Whereas most apprenticeships are vocational, meaning you’ll often learn skills applicable to one industry, a degree in English or History can take you into a variety of careers, such as teaching, marketing or management. You even have the option to study for further qualifications for other careers, which will allow you to become a fully accredited solicitor, barrister or accountant.
What if I don’t like my degree?
It might be that you choose to do a degree, but you don’t like your subject. This doesn’t mean that university isn’t the right path for you. There are plenty of options for changing your course, or you could even jump onto a different course through your university’s clearing process.
What if I want to change career?
If all you possess is A-Levels and perhaps an apprenticeship, should you wish to changing your career path later in life can be difficult,, with limited skills in other areas.
A degree allows you to demonstrate a number of so-called soft skills, which are actually very valuable to employers. These include the ability to communicate, be a leader (for example, in team projects) and take initiative. School leavers working in entry-level positions will not necessarily have the opportunity to prove or develop these skills, making a degree a much more valuable option.
It might be that you choose to change career, only for a candidate to have a degree in the subject that you only possess an A-level in. If you’ve completed an apprenticeship, it might be in a subject where the skills another person has earned from a degree are more valuable.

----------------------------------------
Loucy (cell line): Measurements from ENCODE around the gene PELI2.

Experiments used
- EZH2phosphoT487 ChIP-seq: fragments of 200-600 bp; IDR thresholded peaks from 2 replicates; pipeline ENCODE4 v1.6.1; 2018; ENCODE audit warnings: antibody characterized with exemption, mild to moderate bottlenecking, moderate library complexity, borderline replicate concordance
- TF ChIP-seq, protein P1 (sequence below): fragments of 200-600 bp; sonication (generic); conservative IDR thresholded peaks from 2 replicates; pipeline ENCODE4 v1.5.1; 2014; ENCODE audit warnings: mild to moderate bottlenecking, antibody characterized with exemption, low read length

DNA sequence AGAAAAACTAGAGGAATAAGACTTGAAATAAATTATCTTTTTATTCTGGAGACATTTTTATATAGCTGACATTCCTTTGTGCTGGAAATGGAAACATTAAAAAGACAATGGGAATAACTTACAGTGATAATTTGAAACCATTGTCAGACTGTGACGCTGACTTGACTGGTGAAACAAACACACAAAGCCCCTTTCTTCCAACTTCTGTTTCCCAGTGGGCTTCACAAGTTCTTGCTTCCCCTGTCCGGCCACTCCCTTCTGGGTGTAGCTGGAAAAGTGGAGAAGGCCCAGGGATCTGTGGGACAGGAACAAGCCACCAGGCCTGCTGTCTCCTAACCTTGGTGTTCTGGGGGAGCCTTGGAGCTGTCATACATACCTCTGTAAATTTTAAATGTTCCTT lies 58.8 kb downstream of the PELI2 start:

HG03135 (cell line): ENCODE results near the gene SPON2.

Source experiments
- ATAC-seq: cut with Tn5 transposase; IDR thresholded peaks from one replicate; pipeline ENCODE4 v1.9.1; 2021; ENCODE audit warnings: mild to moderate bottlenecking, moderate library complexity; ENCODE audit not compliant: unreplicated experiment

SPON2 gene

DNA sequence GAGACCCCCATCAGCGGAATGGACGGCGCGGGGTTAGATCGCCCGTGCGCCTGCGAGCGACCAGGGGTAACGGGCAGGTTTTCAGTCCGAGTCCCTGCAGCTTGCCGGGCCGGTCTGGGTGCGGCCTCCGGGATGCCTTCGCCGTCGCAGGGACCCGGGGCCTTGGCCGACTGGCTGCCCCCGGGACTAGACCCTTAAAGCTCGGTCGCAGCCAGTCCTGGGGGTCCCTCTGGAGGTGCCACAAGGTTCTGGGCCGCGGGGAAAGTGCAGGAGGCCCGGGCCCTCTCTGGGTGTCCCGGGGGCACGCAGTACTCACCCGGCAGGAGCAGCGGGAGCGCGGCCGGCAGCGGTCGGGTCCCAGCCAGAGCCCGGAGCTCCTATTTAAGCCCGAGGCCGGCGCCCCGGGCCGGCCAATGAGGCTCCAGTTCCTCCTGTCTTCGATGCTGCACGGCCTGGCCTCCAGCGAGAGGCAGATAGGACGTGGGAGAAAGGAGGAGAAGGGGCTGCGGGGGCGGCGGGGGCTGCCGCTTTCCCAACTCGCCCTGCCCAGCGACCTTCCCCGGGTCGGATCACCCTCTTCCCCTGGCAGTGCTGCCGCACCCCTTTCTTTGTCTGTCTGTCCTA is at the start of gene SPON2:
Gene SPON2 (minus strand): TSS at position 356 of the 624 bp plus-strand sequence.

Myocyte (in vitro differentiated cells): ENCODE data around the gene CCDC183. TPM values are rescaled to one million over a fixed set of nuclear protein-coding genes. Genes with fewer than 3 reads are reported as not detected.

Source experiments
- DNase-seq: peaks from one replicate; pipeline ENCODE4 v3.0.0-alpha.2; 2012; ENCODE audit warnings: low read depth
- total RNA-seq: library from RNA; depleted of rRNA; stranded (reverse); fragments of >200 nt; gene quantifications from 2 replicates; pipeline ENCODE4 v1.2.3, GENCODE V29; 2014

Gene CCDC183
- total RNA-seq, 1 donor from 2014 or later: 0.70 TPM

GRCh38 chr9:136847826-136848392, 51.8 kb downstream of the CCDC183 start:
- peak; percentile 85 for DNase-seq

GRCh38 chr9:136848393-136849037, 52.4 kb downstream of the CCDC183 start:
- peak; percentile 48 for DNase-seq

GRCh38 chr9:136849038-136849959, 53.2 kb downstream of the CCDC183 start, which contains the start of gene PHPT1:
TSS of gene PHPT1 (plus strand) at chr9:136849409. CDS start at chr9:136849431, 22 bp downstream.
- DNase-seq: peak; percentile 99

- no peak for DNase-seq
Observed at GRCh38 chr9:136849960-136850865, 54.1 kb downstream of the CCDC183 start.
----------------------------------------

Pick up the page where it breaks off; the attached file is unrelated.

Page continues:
Enrolling in further study also gives you the opportunity to engage in extra-curricular activities. Joining a group or society not only shows your ability to work well with others, but also to engage in other activities during studying. This can be a difficult task, and one which requires you to prioritise your time and maintain a good balance. By joining a group, you might gain valuable skills such as promoting your society, writing for a monthly newsletter, or engaging the public to support a cause. These skills show passion and determination, which are skills that employers appreciate.
Ultimately, there are advantages and disadvantages to jumping straight into work or opting for further study. The decision you make will depend on your long-term career goals, whether you’re interested in a medical job or a retail position. Only by considering which option will benefit you the most, and whether you value work experience over qualifications, will you have the information to make the right choice.
Author Bio: Ron Stewart has worked in the recruitment industry for 30 years, having owned companies in the IT, Construction and Medical sectors. His current project is Jobs4Medical, helping medical staff and recruiters in both the UK and abroad.